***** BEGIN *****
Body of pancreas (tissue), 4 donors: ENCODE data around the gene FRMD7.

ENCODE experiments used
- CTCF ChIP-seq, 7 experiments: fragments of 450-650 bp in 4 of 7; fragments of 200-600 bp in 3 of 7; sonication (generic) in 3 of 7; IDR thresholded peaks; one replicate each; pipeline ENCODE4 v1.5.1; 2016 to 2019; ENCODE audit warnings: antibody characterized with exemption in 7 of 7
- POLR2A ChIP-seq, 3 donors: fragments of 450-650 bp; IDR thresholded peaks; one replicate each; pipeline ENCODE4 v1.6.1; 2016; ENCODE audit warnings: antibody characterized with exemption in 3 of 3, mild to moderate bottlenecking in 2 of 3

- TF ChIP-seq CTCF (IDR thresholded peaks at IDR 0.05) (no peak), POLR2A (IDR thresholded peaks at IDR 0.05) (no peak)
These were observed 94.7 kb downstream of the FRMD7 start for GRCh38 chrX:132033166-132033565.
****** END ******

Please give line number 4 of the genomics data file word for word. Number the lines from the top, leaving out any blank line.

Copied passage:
- POLR2A ChIP-seq, 3 donors: fragments of 450-650 bp; IDR thresholded peaks; one replicate each; pipeline ENCODE4 v1.6.1; 2016; ENCODE audit warnings: antibody characterized with exemption in 3 of 3, mild to moderate bottlenecking in 2 of 3